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Feast of the Annunciation
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Feast of the Annunciation 2020: What is it and why is it celebrated

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Feast of the Annunciation is celebrated on 25 March every year. The Feast of the Annunciation, contemporarily the Solemnity of the Annunciation, otherwise called Lady Day, the Feast of the Incarnation (Festum Incarnationis), Conceptio Christi (Christ’s Conception), recognizes the visit of the archangel Gabriel to the Virgin Mary, during which he educated her that she would be the mother of Jesus Christ, the Son of God.

In the Roman Catholic Church, when 25 March falls during the Paschal Triduum, it is moved forward to the primary suitable day during Eastertide. In Eastern Orthodoxy and Eastern Catholicism, it is never moved, regardless of whether it falls on Pascha (Easter). The concurrence of these two feasts is called Kyriopascha.

The Feast of the Annunciation is observed generally all through Christianity, particularly within Orthodoxy, Anglicanism, Catholicism, and Lutheranism. It is a significant Marian feast, named a seriousness in the Catholic Church, a Festival in the Lutheran Churches, and a Principal Feast in the Anglican Communion.

In Orthodox Christianity, since it declares the manifestation of Christ, it is considered one of the 8 extraordinary feasts of the Lord, and not among the 4 incredible Marian feasts, albeit some conspicuous aspects of its liturgical recognition are Marian. Two examples in ceremonial Christianity of the significance joined to the Annunciation are the Angelus prayer, and particularly in Roman Catholicism, the event’s position as the first Joyful Mystery of the Dominican Rosary.

The Feast of the Annunciation was praised as early as the fourth or fifth century. The first certain notices of the feast are in a canon, of the Council of Toledo in 656, where it was depicted as celebrated all through the Church, and in one more of the Council of Constantinople “in Trullo” in 692, which disallowed the celebration of any celebrations during Lent, with the exception of the Lord’s Day (Sunday) and the Feast of the Annunciation.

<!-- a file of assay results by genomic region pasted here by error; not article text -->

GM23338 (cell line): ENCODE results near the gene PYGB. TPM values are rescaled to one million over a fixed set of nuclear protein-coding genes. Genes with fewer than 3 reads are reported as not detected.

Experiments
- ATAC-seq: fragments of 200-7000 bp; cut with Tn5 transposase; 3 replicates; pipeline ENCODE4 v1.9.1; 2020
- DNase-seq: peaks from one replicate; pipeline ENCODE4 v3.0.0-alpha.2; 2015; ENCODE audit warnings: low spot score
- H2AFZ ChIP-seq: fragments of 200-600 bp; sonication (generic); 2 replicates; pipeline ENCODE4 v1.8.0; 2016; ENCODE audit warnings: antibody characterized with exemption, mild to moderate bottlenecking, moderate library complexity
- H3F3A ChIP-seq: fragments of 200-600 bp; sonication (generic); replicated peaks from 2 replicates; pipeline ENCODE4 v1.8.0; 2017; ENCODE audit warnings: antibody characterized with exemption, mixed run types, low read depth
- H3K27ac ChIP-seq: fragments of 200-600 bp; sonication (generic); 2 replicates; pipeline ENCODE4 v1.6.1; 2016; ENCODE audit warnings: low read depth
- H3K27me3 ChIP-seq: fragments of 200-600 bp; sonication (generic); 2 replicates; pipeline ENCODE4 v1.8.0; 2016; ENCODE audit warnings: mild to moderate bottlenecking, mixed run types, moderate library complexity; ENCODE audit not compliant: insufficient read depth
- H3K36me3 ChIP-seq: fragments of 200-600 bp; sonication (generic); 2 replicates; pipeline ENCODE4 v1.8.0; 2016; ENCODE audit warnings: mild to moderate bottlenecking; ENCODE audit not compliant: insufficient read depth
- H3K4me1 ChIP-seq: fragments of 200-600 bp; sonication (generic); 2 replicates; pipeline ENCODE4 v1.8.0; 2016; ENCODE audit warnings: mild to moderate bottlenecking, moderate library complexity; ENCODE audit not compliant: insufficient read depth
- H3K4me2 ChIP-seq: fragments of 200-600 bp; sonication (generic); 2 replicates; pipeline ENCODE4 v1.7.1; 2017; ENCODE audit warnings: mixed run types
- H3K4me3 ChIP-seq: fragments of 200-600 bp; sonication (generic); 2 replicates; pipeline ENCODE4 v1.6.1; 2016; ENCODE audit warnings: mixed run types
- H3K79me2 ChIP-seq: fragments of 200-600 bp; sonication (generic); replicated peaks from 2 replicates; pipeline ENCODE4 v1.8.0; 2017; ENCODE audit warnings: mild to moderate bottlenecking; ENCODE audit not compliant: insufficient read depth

A Synod of Worcester, England in 1240 restricted all servile work on the feast. As this feast celebrates the Incarnation of the Second Person of the Trinity, many Church Fathers, including St. Athanasius, St. Gregory of Nyssa, and St. Augustine, have elucidated it.

The date is near the vernal equinox, as Christmas is to the winter solstice; as a result of this the Annunciation and Christmas were two of the four “quarter days” in medieval and early modern England, which denoted the divisions of the fiscal year (the other two were Midsummer Day, or the Nativity of St. John the Baptist, on 24 June, and Michaelmas, the feast day of St. Michael, on 29 September).

At the point when the calendar system of Anno Domini was first presented by Dionysius Exiguus in AD 525, he assigned the start of the new year to 25 March, because as indicated by Christian doctrine, the age of grace started with the Incarnation of Christ at the Annunciation, on which date Jesus Christ is believed to have been conceived in the Virgin Mary by the Holy Spirit.

Pope John Paul II established March 25 as the International Day of the Unborn Child, for its remembrance of the conception of Jesus.

Greek Independence Day is celebrated on the feast of the Annunciation and 25 March is likewise a national holiday in Lebanon.

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